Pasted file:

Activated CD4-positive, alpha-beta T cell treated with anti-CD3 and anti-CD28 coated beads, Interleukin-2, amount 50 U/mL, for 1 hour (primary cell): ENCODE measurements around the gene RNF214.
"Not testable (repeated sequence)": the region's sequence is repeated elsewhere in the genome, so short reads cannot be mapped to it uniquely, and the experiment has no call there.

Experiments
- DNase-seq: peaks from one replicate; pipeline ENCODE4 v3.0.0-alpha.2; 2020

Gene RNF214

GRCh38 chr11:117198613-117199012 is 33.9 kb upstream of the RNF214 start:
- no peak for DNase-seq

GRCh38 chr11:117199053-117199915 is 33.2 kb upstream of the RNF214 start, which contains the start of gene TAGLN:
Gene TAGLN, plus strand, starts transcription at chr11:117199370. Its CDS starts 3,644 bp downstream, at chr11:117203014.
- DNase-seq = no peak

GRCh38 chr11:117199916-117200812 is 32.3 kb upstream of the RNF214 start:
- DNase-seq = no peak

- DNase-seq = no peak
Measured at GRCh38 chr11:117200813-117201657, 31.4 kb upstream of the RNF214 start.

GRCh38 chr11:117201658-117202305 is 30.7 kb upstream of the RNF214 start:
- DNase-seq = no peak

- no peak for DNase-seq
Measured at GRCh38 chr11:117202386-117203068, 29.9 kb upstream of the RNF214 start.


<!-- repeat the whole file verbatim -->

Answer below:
Activated CD4-positive, alpha-beta T cell treated with anti-CD3 and anti-CD28 coated beads, Interleukin-2, amount 50 U/mL, for 1 hour (primary cell): ENCODE measurements around the gene RNF214.
"Not testable (repeated sequence)": the region's sequence is repeated elsewhere in the genome, so short reads cannot be mapped to it uniquely, and the experiment has no call there.

Experiments
- DNase-seq: peaks from one replicate; pipeline ENCODE4 v3.0.0-alpha.2; 2020

Gene RNF214

GRCh38 chr11:117198613-117199012 is 33.9 kb upstream of the RNF214 start:
- no peak for DNase-seq

GRCh38 chr11:117199053-117199915 is 33.2 kb upstream of the RNF214 start, which contains the start of gene TAGLN:
Gene TAGLN, plus strand, starts transcription at chr11:117199370. Its CDS starts 3,644 bp downstream, at chr11:117203014.
- DNase-seq = no peak

GRCh38 chr11:117199916-117200812 is 32.3 kb upstream of the RNF214 start:
- DNase-seq = no peak

- DNase-seq = no peak
Measured at GRCh38 chr11:117200813-117201657, 31.4 kb upstream of the RNF214 start.

GRCh38 chr11:117201658-117202305 is 30.7 kb upstream of the RNF214 start:
- DNase-seq = no peak

- no peak for DNase-seq
Measured at GRCh38 chr11:117202386-117203068, 29.9 kb upstream of the RNF214 start.